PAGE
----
What are Shin Splints?
Also known as Medial Tibial Stress Syndrome (MTSS), this common injury usually affects runners, dancers and people who engage in sports that involve jumping and running. While shin splints can seem harmless, if left untreated they can really impact your ability to keep up training and even interfere with your daily routine. The good news is that you can prevent and treat shin splints quite easily.
Shin splints are a common overuse injury that causes pain along the inside of the tibia (shin bone). As with most overuse injuries it is caused by an inability of the structures around this region to cope with the demands of training. The pain can be coming from injury to the muscles surrounding the tibia, the structures that attach these muscles to the tibia or the tibia itself.
Signs and Symptoms
Shin splints often start as a dull pain around the inside of the shin, usually around the middle third of the lower leg. You may feel pain before, during or after activity. The affected are may be sore and tender, with some swelling and often both legs are affected. Pain often begins gradually and in the beginning it may come and go, however as the condition progresses pain can be present all the time.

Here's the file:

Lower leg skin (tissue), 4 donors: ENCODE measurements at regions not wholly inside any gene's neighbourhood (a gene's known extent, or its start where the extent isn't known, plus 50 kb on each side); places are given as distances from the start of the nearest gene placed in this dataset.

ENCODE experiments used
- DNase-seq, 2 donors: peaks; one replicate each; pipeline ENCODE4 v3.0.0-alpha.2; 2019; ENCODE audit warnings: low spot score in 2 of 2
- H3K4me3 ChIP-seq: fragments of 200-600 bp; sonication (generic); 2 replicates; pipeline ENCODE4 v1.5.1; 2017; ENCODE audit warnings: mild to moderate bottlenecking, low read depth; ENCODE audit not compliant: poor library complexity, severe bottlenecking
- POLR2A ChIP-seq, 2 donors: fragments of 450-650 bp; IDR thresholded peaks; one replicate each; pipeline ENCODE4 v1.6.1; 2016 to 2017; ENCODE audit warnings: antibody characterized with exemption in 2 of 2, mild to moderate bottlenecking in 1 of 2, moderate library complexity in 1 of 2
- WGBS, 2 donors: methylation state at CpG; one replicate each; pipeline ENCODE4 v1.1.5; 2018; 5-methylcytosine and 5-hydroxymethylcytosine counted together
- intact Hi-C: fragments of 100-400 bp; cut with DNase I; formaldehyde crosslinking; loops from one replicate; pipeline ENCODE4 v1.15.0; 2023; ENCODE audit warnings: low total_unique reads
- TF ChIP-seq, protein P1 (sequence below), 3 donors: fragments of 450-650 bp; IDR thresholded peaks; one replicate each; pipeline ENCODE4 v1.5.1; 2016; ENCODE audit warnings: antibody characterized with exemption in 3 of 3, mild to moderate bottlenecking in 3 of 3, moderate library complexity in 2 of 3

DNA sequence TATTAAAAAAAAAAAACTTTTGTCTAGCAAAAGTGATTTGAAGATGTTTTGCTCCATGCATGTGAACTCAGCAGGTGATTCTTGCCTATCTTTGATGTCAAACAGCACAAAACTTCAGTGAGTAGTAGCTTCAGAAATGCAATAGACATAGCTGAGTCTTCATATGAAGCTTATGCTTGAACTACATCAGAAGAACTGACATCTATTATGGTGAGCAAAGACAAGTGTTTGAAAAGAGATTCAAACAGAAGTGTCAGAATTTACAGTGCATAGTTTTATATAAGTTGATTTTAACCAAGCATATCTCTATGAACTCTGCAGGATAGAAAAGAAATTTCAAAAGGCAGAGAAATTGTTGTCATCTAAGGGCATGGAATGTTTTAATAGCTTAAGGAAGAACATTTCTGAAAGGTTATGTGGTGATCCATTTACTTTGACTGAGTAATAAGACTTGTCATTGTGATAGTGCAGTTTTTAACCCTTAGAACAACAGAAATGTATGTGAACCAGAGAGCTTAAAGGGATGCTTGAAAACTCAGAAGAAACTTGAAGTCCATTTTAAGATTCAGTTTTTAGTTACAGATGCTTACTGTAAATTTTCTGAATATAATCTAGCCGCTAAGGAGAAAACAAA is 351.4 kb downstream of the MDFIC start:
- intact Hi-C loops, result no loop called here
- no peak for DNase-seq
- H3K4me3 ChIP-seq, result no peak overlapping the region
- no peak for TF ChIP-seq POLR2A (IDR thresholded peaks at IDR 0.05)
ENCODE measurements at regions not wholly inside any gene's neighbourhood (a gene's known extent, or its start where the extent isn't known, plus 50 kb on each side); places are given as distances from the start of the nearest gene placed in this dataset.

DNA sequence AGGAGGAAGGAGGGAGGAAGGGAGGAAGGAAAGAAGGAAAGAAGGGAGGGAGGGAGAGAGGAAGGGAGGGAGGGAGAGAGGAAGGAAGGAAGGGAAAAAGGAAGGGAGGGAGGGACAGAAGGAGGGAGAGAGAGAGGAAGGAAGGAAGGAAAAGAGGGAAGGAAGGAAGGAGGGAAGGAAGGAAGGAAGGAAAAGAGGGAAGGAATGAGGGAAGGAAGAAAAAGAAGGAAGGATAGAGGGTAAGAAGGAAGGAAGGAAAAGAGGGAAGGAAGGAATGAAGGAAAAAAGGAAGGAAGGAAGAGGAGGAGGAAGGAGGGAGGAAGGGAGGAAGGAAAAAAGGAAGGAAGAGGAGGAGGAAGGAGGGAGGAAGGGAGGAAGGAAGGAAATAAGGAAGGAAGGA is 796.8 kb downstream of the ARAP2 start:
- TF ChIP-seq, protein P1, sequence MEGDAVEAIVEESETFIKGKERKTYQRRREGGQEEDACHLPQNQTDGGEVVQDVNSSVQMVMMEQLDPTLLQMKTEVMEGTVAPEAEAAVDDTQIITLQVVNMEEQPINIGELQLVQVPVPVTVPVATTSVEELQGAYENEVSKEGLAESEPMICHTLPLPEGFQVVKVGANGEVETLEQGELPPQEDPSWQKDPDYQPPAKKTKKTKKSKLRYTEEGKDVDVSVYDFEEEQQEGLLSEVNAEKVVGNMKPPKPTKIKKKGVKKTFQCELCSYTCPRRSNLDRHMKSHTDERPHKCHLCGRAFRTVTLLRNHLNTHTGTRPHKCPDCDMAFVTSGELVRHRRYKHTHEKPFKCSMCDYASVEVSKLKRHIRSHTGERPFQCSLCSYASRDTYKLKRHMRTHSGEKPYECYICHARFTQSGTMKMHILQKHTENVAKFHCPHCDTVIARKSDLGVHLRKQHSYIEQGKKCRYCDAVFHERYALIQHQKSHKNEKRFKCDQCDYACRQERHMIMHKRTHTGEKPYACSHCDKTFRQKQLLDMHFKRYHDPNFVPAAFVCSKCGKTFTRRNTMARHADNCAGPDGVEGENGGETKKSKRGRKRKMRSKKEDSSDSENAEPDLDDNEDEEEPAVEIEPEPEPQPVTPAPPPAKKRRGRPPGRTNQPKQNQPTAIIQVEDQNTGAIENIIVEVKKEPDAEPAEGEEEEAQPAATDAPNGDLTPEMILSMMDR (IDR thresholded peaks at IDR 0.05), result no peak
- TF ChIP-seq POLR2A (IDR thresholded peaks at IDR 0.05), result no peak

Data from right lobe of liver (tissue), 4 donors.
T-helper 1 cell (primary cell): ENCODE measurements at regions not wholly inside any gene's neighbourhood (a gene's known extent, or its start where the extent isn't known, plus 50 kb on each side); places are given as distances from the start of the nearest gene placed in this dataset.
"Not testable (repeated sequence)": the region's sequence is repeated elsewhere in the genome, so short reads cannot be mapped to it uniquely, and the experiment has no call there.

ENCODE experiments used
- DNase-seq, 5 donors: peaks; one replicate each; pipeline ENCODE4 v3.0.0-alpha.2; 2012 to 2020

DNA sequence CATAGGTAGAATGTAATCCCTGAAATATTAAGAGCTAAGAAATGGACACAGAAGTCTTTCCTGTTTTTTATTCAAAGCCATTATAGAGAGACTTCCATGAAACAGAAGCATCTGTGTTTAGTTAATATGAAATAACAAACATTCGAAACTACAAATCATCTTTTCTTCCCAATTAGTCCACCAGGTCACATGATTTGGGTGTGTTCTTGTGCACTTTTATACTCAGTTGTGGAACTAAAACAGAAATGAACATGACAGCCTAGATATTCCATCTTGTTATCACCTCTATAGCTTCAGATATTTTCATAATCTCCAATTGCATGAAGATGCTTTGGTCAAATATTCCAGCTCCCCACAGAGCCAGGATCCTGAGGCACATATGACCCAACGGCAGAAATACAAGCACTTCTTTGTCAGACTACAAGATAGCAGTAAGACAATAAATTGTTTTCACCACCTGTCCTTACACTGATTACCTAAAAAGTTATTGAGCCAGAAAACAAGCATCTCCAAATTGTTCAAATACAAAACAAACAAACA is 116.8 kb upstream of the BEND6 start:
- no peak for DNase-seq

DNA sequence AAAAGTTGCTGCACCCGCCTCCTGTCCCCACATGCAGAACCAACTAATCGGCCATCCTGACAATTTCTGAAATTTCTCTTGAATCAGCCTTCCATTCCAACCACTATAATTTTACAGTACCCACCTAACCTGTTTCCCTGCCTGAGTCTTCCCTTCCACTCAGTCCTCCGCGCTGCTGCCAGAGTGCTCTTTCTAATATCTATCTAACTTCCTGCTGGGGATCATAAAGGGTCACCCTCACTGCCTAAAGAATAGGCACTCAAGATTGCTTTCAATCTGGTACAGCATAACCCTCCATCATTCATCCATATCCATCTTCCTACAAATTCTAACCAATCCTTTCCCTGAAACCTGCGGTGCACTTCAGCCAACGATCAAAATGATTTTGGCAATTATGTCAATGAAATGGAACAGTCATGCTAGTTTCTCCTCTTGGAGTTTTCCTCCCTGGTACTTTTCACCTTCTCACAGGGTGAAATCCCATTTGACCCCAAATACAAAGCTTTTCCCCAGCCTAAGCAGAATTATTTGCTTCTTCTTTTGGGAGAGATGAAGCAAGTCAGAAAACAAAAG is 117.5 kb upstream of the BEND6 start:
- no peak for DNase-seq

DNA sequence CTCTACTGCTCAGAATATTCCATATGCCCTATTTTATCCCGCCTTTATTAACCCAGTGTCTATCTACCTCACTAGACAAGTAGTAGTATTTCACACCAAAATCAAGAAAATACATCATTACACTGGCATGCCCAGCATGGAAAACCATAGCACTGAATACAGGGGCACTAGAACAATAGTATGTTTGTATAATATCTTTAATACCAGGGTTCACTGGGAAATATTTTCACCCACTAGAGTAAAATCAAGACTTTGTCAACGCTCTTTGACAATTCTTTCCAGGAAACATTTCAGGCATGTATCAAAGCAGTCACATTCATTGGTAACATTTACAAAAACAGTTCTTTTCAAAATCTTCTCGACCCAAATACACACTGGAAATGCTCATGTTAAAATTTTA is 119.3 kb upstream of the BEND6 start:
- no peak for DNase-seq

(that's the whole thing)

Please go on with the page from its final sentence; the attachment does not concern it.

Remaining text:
How Does it Happen?
The exact cause of shin splints is often difficult to pinpoint, however as with many overuse injuries dysfunction at another site can cause tissue to take on more stress and begin to breakdown. Below are some common factors that may increase your risk of developing shin splints>
- Training errors, increasing intensity too quickly
- Pronating feet or uneven leg length
- Running uphill or on hard surfaces
- Unsupportive footware
- Gluteal weakness and pelvic instability
- Reduced muscle strength and flexibility
How Can Physiotherapy Help?
As many other conditions can mimic shin splints it is important to visit your physiotherapist who can diagnose your condition correctly and advise suitable reductions to your training program. Furthermore, left untreated, shin splints have been known to develop into stress fractures or compartment syndrome.
While rest and ice will help to settle symptoms quickly, your physiotherapist will be able to identify the factors most likely to be contributing to your pain and assist with correction of any muscle imbalances, joint stiffness or training errors. For further treatment options and advice on managing your shin splints, don’t hesitate to ask your physiotherapist